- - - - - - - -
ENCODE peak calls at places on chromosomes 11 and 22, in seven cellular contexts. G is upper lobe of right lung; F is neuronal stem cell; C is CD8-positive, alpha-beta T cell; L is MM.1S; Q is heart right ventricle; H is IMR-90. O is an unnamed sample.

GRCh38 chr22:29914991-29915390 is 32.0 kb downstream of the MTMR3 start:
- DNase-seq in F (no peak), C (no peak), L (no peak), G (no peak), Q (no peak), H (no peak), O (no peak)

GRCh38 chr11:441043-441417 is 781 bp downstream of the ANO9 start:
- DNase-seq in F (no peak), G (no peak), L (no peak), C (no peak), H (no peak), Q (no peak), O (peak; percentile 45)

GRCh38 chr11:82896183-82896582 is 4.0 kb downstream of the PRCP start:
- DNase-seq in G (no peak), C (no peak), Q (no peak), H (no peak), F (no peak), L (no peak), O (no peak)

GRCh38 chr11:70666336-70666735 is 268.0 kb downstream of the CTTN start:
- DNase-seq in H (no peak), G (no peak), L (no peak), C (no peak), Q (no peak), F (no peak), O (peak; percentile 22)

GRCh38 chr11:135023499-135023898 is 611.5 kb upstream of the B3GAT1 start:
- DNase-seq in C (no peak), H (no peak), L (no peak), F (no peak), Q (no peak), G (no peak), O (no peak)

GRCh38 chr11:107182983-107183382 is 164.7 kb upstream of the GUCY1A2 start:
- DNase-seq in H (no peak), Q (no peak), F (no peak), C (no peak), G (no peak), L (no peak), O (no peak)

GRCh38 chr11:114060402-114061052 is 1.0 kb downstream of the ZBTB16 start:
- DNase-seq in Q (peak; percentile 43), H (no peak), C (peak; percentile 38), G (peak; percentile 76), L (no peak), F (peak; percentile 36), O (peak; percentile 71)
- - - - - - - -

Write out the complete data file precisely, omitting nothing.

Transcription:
ENCODE peak calls at places on chromosomes 11 and 22, in seven cellular contexts. G is upper lobe of right lung; F is neuronal stem cell; C is CD8-positive, alpha-beta T cell; L is MM.1S; Q is heart right ventricle; H is IMR-90. O is an unnamed sample.

GRCh38 chr22:29914991-29915390 is 32.0 kb downstream of the MTMR3 start:
- DNase-seq in F (no peak), C (no peak), L (no peak), G (no peak), Q (no peak), H (no peak), O (no peak)

GRCh38 chr11:441043-441417 is 781 bp downstream of the ANO9 start:
- DNase-seq in F (no peak), G (no peak), L (no peak), C (no peak), H (no peak), Q (no peak), O (peak; percentile 45)

GRCh38 chr11:82896183-82896582 is 4.0 kb downstream of the PRCP start:
- DNase-seq in G (no peak), C (no peak), Q (no peak), H (no peak), F (no peak), L (no peak), O (no peak)

GRCh38 chr11:70666336-70666735 is 268.0 kb downstream of the CTTN start:
- DNase-seq in H (no peak), G (no peak), L (no peak), C (no peak), Q (no peak), F (no peak), O (peak; percentile 22)

GRCh38 chr11:135023499-135023898 is 611.5 kb upstream of the B3GAT1 start:
- DNase-seq in C (no peak), H (no peak), L (no peak), F (no peak), Q (no peak), G (no peak), O (no peak)

GRCh38 chr11:107182983-107183382 is 164.7 kb upstream of the GUCY1A2 start:
- DNase-seq in H (no peak), Q (no peak), F (no peak), C (no peak), G (no peak), L (no peak), O (no peak)

GRCh38 chr11:114060402-114061052 is 1.0 kb downstream of the ZBTB16 start:
- DNase-seq in Q (peak; percentile 43), H (no peak), C (peak; percentile 38), G (peak; percentile 76), L (no peak), F (peak; percentile 36), O (peak; percentile 71)